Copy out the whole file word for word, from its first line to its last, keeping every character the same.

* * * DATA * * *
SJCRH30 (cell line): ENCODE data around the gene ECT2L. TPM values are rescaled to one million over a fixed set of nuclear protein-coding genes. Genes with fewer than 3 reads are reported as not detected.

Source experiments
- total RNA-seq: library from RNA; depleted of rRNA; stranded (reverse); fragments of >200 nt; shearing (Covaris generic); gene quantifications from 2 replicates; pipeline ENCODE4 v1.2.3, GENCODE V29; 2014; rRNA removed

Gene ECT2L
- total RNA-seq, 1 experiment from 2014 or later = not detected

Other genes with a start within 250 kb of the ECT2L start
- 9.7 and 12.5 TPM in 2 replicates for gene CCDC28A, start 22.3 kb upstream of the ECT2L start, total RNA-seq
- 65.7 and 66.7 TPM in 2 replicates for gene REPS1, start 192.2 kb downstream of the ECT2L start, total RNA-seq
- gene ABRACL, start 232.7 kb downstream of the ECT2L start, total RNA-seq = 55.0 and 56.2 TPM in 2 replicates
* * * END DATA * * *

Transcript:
SJCRH30 (cell line): ENCODE data around the gene ECT2L. TPM values are rescaled to one million over a fixed set of nuclear protein-coding genes. Genes with fewer than 3 reads are reported as not detected.

Source experiments
- total RNA-seq: library from RNA; depleted of rRNA; stranded (reverse); fragments of >200 nt; shearing (Covaris generic); gene quantifications from 2 replicates; pipeline ENCODE4 v1.2.3, GENCODE V29; 2014; rRNA removed

Gene ECT2L
- total RNA-seq, 1 experiment from 2014 or later = not detected

Other genes with a start within 250 kb of the ECT2L start
- 9.7 and 12.5 TPM in 2 replicates for gene CCDC28A, start 22.3 kb upstream of the ECT2L start, total RNA-seq
- 65.7 and 66.7 TPM in 2 replicates for gene REPS1, start 192.2 kb downstream of the ECT2L start, total RNA-seq
- gene ABRACL, start 232.7 kb downstream of the ECT2L start, total RNA-seq = 55.0 and 56.2 TPM in 2 replicates